Nick Cave and the Bad Seeds: Push the Sky Away Review (Three Takes)
It can be difficult to gain a balanced perspective on an album after reading a single summary of the music. Bias can tilt a review, as can personal taste, history and just about everything else that is unique to the person writing it. So in an effort to offer an expanded perspective in such a medium, here are three reactions, three impressions, three takes on Push the Sky Away by Nick Cave and the Bad Seeds.
Steve Skavnak (@steveskavnak)
Does anyone set a mood as perfectly as Nick Cave? That answer is no. For ¾ of an hour, Push The Sky Away taunts us with Cave’s signature devilish croon, begging the listener to get lost in a tangle of sultry vocals and eerie accompaniment.
Despite it’s cringe-worthy spelling, the lead single “We No Who U R” is a gripping reminder that, if he wanted to, Cave could probably eat your face. The eight tracks that follow embody a similar aesthetic, all while showcasing Cave’s uniquely dark use of the English language. On the haunting “Jubilee Street,” he sneers ‘I’ve got a fetus…on a leash.” Not that this line is in any way literal, but you know what? I’d believe him if it were.One of the most intriguing aspects of any Nick Cave record, though, has to be hearing how he’s influenced today’s shining stars. At least half of Push The Sky Away found my brain wandering, getting equally excited for The National’s new album later this Spring. At the same time, you can hear how Dan Bejar’s knack for poetic storytelling has been heavily influenced by Cave’s.
And come to think of it, I’d be fine if Nick Cave wanted to eat my face. That’d be a cool way to go.
Over the lumbering bass line and foggy string arrangement of “Water’s Edge,” Nick Cave sings “You get old and you get cold.” 10 years ago it would have been easy to believe Nick Cave when he sang that. The master of murder ballads, the intensely sublime songwriter who strolled out of the shadows of Birthday Party to craft some of the most haunting songs over the last few decades, Nick Cave was guy who was going to forever brood in the shadows, a place where he was more distant/sad/heavy/cool than the rest of us could ever dream of. Then came Dig! Lazarus! Dig!! and his Grinderman side project. Not only was this Cave and company sounding “young” and “hot,” it was one of the most scintillating releases Cave or anyone released over the last half decade.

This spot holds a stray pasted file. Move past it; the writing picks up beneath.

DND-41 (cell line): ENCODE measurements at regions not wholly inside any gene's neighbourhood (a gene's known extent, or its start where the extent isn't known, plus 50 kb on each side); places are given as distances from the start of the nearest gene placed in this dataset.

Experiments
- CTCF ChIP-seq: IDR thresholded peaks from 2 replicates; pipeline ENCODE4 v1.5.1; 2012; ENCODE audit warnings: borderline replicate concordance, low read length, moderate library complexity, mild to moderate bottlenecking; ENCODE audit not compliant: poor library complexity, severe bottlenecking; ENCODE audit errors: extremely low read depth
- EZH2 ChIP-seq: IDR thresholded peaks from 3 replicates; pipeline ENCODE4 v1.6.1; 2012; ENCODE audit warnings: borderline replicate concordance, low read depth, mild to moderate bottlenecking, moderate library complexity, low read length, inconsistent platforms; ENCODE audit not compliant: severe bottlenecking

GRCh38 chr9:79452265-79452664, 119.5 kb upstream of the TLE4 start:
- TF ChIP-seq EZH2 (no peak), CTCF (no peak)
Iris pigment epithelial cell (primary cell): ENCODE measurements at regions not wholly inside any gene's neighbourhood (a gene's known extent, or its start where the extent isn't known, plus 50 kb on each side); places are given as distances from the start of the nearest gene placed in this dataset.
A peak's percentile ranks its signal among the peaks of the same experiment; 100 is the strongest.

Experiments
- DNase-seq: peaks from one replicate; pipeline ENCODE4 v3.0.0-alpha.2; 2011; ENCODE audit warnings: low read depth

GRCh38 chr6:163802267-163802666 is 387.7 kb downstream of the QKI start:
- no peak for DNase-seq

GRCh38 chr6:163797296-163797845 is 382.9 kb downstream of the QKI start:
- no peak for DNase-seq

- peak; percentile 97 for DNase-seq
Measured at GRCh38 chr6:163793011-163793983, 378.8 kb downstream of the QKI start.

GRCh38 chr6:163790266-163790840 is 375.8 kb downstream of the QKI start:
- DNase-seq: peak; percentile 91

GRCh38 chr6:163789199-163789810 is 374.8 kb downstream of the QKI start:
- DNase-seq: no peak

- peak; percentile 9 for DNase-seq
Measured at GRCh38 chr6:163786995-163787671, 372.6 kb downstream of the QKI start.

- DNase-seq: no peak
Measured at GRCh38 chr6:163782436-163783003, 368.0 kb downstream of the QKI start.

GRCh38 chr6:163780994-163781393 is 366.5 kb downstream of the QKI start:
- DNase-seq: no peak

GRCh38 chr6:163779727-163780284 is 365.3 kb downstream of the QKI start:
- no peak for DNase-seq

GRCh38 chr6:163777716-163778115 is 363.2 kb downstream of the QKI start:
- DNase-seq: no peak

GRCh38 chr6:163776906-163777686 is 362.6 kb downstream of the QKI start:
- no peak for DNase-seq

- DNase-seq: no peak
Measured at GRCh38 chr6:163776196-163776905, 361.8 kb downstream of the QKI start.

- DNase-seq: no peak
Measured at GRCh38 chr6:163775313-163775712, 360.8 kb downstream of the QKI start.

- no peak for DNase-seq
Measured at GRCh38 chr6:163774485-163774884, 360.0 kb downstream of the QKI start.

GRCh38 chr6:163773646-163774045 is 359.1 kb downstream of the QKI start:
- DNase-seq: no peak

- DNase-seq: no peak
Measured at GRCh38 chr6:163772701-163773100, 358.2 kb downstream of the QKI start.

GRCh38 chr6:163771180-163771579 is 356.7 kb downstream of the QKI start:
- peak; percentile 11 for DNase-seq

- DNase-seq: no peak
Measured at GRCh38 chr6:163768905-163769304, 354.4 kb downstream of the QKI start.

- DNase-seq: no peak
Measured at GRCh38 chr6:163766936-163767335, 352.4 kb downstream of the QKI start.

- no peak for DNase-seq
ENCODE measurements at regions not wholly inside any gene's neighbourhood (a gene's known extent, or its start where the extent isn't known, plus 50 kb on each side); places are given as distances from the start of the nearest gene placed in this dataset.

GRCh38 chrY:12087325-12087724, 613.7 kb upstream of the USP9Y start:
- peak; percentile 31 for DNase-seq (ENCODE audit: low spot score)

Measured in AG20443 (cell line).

After the testosterone and feedback of those three amazing releases, Cave and the Bad Seeds have returned back to form on the more subdued and dark Push the Sky Away. It is still great, with Cave’s lyrical wizardry on full display and the Bad Seeds sounding as somber and sinister as ever, but for someone like me who fell in love with the louder, more aggressive Nick Cave over the last few years, it can’t help but feel a little bit of a letdown. I imagine as I listen to Push the Sky Away more and more, it will blossom into a record I love, as most of his records have, but after my first half dozen spins it makes me want to pull out his last few records and crank up the volume.
I still feel like I am only just getting acquainted with the new Nick Cave & the Bad Seeds’ album Push the Sky Away. The more I listen to it the more I tend to like it – though there are exceptions that may take a little time. For instance it still feels pretty flat out incongruous to hear Cave lyricizing about the internet and Miley Cyrus under any conditions. Cave has always seemed to be somewhat impervious to pop culture, so hearing him suddenly awake to realizing it now occasionally comes off a little kitschy. Like seeing Napoleon Bonaparte in a SoCal Mall in Bill and Ted’s Excellent Adventure. It’s funny because it’s irreconcilable. But this is generally an unfair gripe on my part and something I will have to just come to terms with – in fact my logical side believes I should applaud Cave for branching out and trying new things. The id just isn’t quite there yet.
Overall Push the Sky Away is a pretty solid album with a number of tunes that I am pretty fond of, including the terrific “Jubilee Street,” “Mermaids,” and “We No Who U R.” The only tune I can’t fully reconcile myself to is “Higgs Boson Blues,” which I am not crazy about and sounds a little like latter day Bob Dylan doing a spoken word piece about history. Maybe I will come around to “Higgs” eventually – I have a long history of evolving opinions towards various Cave projects. As it stands today though, I think Push the Sky is solid if a bit shy of amazing.
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